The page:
Alexander Alexeyev: 2022-23 Washington Capitals Season Review

We began our 2022-23 Washington Capitals season review with an analysis of the goaltenders earlier this week. Next up is an individual assessment of each of the Capitals defensemen for the 2022-23 season. We begin our Capitals’ blueline review with Alex Alexeyev.

Alexeyev, 23, was the Capitals first round draft pick (#31 overall) in the 2018 NHL Entry Draft. The 6’-4” left-handed defenseman signed a three-year entry-level contract on September 24, 2018 for $863,333 AAV and is a restricted free agent this summer.

The Capitals announced on June 18 that Alexeyev had undergone labral repair surgery on his left shoulder and was expected to miss 4-5 months. As a result, Alexeyev missed training camp and the start of the 2022-23 season. On top of that, Alexeyev was not waivers exempt this season, which made things a little more tricky in his management.

The Hershey Bears announced on October 28 that Alexeyev had been officially loaned to the Bears on a long-term injury conditioning assignment. After four games with the Bears and the maximum allowable time for an injury conditioning assignment, the Capitals recalled Alexeyev from Hershey on November 8.

Alexeyev made his regular season debut with the Capitals the following night against Pittsburgh. He did not play again until December 3, but at that point he became a regular in the Capitals starting lineup.


For the 2022-23 season, Alexeyev played in 32 games, had no goals and five assists and was a -2 in more than 500 minutes of ice time. The following are the season stats for Alexeyev at all strengths. [Click to enalrge].

[The statistics used in this post are courtesy of Natural Stat Trick, MoneyPuck and the NoVa Caps Advanced Analytics Model (NCAAM). If you’d like to learn more about the statistical terms used in this post, please check out our NHL Analytics Glossary]

While Alexeyev’s basic possession metrics appear low, (and they are, xGF% = 41.28%), the stats include a slow start to his season. His possession stats were slowly climbing at the end of the season, as you will see in the following section. It also needs to be noted that Alexeyev saw a majority of his starts in the defensive zone, which is a sign the Capitals were testing, but trusted him in such a role.

Alexeyev’s turnover differential was poor, -13, and he took more hits than he delivered. Both stats will need to improve if he is going to find a permanent starting role. His expected goals differential was also negative, but that too was improving towards the end of the season.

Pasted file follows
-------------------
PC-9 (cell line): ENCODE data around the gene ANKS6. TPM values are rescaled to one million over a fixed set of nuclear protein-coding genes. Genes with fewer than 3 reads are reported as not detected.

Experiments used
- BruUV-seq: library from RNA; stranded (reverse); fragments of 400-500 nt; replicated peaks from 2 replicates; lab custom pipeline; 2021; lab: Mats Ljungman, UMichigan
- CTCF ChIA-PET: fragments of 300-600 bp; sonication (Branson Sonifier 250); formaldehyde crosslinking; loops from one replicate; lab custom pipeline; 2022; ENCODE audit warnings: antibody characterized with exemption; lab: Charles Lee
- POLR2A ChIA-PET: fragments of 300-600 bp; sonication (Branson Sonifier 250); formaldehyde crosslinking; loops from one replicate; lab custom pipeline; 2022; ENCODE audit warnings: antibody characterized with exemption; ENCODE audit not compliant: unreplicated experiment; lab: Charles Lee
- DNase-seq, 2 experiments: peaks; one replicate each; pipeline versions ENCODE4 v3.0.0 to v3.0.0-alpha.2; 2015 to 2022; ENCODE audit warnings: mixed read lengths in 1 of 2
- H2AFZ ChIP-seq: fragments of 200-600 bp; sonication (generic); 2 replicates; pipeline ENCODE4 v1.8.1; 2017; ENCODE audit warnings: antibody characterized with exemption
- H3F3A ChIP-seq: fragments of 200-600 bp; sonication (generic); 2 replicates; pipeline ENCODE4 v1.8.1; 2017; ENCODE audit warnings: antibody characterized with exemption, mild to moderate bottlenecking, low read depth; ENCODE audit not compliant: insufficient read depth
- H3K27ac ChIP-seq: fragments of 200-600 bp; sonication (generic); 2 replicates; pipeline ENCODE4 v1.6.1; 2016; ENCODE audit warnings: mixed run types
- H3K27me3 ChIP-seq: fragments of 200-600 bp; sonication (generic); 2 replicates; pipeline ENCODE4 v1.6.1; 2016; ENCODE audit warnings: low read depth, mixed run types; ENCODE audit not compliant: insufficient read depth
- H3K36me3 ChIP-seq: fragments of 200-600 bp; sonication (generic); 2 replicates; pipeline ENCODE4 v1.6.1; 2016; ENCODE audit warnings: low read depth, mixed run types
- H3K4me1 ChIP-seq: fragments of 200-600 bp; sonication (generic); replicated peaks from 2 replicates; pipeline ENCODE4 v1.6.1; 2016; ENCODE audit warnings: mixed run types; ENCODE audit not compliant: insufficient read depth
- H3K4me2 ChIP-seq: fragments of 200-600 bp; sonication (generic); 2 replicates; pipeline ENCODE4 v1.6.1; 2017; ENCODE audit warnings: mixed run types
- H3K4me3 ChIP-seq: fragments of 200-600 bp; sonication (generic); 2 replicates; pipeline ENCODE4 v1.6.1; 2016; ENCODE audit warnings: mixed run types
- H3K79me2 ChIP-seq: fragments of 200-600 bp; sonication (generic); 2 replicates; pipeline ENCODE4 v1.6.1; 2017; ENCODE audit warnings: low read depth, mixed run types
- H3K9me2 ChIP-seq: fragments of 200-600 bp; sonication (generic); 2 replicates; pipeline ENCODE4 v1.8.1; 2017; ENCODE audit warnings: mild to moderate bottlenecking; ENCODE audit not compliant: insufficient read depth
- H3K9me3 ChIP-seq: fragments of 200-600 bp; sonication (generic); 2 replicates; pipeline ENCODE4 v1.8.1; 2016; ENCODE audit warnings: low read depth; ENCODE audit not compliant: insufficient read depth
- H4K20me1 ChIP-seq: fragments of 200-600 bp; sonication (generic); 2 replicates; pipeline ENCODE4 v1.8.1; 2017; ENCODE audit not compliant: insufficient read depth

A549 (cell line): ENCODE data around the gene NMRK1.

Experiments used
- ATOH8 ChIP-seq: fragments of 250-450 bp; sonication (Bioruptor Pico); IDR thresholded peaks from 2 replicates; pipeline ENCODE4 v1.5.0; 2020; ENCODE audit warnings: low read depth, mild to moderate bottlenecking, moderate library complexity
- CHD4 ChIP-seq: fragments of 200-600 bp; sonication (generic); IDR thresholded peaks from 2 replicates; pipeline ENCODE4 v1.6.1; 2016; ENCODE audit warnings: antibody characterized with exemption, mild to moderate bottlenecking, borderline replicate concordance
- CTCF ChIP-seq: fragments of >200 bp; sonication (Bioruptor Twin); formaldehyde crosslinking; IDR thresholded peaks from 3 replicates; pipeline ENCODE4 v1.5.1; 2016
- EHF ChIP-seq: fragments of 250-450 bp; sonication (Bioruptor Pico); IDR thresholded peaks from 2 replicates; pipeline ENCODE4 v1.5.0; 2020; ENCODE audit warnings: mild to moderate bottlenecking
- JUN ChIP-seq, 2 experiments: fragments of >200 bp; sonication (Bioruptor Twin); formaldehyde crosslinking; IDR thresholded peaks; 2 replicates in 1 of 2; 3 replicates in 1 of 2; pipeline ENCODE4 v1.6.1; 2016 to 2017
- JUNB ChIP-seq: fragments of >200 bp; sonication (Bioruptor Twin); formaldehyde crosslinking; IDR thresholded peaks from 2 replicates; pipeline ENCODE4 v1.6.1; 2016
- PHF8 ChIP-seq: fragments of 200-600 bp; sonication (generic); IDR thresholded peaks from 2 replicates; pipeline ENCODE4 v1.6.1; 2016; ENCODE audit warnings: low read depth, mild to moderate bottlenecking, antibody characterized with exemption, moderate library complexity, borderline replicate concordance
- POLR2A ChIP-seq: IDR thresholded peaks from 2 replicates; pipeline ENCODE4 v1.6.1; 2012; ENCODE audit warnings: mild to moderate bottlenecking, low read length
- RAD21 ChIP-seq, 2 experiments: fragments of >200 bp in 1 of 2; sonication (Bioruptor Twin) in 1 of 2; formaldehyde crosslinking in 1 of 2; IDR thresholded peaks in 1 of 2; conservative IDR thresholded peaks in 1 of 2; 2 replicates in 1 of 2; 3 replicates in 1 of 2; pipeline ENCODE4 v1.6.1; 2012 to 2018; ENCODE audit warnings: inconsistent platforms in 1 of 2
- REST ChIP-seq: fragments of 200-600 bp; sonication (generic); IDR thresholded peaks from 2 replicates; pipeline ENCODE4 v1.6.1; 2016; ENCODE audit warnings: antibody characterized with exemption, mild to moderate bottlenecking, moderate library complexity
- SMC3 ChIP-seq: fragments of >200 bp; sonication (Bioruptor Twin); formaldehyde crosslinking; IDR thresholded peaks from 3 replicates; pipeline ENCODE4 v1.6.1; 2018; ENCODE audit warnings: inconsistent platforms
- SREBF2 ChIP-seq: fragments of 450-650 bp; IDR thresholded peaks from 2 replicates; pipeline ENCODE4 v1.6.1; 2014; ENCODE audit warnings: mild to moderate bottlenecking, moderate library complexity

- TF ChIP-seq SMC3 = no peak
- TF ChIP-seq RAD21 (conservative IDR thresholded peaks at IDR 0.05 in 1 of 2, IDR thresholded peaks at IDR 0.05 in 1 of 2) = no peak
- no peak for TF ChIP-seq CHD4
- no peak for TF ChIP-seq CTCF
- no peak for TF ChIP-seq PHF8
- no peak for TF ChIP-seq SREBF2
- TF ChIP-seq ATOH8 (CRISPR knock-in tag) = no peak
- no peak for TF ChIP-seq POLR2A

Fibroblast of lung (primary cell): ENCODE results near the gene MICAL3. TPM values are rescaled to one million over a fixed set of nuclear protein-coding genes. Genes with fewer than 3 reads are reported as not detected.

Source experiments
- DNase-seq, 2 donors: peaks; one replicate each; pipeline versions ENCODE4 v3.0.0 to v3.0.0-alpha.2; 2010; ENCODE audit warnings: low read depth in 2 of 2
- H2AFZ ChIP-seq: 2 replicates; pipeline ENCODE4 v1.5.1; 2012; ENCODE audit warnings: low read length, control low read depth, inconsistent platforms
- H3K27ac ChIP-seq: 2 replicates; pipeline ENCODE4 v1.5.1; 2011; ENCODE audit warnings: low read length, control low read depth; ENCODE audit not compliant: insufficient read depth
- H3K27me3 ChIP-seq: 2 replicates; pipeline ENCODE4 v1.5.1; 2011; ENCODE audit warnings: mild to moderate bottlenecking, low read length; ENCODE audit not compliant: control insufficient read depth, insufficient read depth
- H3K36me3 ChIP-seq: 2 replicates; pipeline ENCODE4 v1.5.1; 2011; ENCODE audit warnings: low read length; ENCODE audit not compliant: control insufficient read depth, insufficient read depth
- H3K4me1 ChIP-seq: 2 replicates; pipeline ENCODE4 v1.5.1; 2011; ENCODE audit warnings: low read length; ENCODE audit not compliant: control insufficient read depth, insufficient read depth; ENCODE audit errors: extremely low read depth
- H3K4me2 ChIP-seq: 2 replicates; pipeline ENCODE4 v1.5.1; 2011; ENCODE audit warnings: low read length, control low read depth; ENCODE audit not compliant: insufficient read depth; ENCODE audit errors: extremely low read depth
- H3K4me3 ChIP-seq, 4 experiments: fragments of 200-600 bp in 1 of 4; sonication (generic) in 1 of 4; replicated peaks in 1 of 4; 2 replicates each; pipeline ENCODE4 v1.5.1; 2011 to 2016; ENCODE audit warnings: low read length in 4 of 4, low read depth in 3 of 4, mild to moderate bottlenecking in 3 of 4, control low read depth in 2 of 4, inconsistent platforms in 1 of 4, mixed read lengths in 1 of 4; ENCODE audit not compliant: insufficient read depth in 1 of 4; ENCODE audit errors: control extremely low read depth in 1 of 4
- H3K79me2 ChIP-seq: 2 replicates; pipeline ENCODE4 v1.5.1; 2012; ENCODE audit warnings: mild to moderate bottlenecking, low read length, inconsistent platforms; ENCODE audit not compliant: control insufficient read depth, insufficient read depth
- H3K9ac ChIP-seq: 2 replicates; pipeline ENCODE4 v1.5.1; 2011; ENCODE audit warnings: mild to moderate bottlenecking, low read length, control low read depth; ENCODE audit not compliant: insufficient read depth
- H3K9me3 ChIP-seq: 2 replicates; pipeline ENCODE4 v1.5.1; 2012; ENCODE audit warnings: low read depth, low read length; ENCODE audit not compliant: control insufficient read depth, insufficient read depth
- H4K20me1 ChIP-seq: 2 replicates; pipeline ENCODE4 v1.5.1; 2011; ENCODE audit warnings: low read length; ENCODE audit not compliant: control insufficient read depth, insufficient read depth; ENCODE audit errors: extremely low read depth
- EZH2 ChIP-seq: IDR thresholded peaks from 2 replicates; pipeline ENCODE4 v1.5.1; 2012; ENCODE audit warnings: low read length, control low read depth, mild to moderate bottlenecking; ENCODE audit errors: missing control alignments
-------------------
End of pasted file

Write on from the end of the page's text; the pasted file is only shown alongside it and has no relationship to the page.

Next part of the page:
Alexeyev was deployed in nine different pairings for the 2022-23 season (not including pairings with Dmitry Orlov and Erik Gustafsson). The following graph plots the performance of each pair combination (left and right side assignments), including time on ice, offensive zone faceoff percentage, expected goals differential and expected goals for percentages at five on five: [Click to enlarge].

We’ve noted in previous posts that the Alexeyev-van Riemsdyk pairing thrived this season, and was one of the best performing pairs for the Capitals, all while seeing just 27.91% offensive zone faceoffs. If Alexeyev earns a starting role on opening night you can be assured he will be paired with van Riemsdyk.

The Alexeyev-Fehervary pairing, which was first implemented during their rookie seasons in Herhsey, has not yet materialized. The Capitals gave the pairing more than 120 minutes together at five-on-five, but overall positive results have yet to be realized.

It should be noted that the two did hook-up for a good looking goal late in the season, hopefully foreshadowing things to come.

It would appear that Alexeyev’s numbers fall off quickly after his pairing numbers with van Riemsdyk, but his other pairing mate at the end of the season was Matt Irwin, when van Riemsdyk was injured) and the pair did a decent job, potentially indicating that Alexeyev’s game was gaining steam at the end of the season.


Next we can look at how Alexeyev has performed in per sixty minute rates in comparison to the league using Rate-Adjusted Plus Minus (RAPM):

As Justin noted in his mid-season assessment of Alexeyev (here), it’s no surprise to see Alexeyev’s expected goals for per sixty (xGF/60) or Corsi shot attempts for per sixty (CF/60) fall well below the replacement level of zero here.

Alexeyev has actually fared rather well in expected goals against per sixty (xGA/60), implying Alexeyev is a bit further along defensively than he is offensively.


We can also look at Alexeyev’s individual impact when he is on the ice via HockeyViz.

The numbers haven’t changed much since Justin’s initial assessment (here), although his offensive percentage dropped from -4% to -6%. His penalty kill comparison is somewhat impressive considering his experience and how well he did on the kill.


It bears repeating that Alexeyev started the season slow, and most of his numbers were improving as the season wound down. But the question remains, have they improved enough.

The Capitals tested Alexeyev in the final third of the season, including extended time on the penalty kill and giving him a majority of defensive zone shift starts. Alexeyev answered the bell in many cases and thrived in certain situations (being paired with van Riemsdyk), but by no means did he prove 100% he should get one of the six spots to start next season. That will be decided in training camp, assuming the Capitals don’t deal him and they re-sign the restricted free agent.

The injuries remain a concern, as we have documented several times since his draft day (here). While he has suffered a serious knee injury during his time in the WHL, a majority of his significant injuries have come to both shoulders, something that needs to be considered when conducting an overall assessment. Hopefully his shoulder surgery last summer will curtail some of that.

The best role on the Capitals heading into the 2023-24 season, barring a tremendous showing in the preseason, would be to give Alexeyev the seventh defenseman role to start the season. He showed enough down the stretch to earn that as a starting point. The position would allow for his continued development and allow him to work his way into a starters role.

As for Alexeyev, he concluded his breakdown day media interview with his plans for the off-season.”Staying here!

By Jon Sorensen

“I’d Never Had Grilled Cheese Before”: Capitals 2018 First-Round Pick Alexander Alexeyev Talks First Professional Season, Life in America, Alex Ovechkin, and More
Staying Healthy Will Be Top Priority For Alexander Alexeyev: An Examination Of His Injuries Over The Past Three Seasons
Bears Down Thunderbirds 5-2; Alex Alexeyev, Axel Jonsson-Fjallby Score
Thunderbirds Cage Bears 5-2; Alex Alexeyev Scores Second Career AHL Goal
Capitals Prospects Weekend Update: Alex Alexeyev Scores First Professional Goal; Connor McMichael Rolls
Alexander Alexeyev Scores First Professional Goal on First Career Shift in Hershey Bears’ Game Against Wilkes-Barre/Scranton Penguins